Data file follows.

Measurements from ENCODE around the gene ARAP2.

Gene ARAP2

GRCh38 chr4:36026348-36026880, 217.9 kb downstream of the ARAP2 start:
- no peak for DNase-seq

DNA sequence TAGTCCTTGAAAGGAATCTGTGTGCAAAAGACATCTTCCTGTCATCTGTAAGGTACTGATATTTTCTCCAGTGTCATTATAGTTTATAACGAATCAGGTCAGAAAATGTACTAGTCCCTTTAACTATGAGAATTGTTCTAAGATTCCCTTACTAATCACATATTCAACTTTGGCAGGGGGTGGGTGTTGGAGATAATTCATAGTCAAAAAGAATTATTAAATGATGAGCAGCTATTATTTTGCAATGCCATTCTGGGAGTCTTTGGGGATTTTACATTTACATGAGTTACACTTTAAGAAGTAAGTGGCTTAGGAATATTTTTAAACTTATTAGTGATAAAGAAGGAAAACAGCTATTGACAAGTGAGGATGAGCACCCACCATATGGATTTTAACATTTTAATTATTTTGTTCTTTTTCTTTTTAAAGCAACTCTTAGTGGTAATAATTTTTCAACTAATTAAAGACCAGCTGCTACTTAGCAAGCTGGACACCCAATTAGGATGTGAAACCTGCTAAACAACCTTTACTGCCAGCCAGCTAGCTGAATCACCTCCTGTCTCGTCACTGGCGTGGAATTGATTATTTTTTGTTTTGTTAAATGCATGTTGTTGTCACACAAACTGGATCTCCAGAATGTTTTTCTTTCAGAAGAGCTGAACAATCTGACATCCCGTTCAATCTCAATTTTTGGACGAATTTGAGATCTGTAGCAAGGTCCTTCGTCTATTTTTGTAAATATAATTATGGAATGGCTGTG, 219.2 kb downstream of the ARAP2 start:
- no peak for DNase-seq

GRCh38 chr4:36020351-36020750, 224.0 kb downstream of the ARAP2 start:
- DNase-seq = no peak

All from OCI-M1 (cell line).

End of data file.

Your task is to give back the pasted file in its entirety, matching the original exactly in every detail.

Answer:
Measurements from ENCODE around the gene ARAP2.

Gene ARAP2

GRCh38 chr4:36026348-36026880, 217.9 kb downstream of the ARAP2 start:
- no peak for DNase-seq

DNA sequence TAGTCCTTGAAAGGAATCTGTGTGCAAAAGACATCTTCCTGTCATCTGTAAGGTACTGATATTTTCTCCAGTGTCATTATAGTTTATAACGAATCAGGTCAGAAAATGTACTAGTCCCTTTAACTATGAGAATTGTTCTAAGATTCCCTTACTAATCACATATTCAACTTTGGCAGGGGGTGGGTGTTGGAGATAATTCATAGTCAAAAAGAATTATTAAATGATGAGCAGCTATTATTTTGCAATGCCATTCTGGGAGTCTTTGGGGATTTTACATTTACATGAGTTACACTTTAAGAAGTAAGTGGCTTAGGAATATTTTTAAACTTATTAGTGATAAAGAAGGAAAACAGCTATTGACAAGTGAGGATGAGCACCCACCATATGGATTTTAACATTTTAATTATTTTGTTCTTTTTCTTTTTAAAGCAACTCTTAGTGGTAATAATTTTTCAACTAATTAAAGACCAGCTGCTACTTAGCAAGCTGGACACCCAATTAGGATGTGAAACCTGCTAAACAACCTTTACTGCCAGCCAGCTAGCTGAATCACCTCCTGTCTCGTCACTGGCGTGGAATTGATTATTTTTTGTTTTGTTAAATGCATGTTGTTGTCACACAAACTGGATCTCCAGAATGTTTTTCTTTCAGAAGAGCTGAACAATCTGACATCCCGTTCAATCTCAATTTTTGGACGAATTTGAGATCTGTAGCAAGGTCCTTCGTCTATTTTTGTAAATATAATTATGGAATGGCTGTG, 219.2 kb downstream of the ARAP2 start:
- no peak for DNase-seq

GRCh38 chr4:36020351-36020750, 224.0 kb downstream of the ARAP2 start:
- DNase-seq = no peak

All from OCI-M1 (cell line).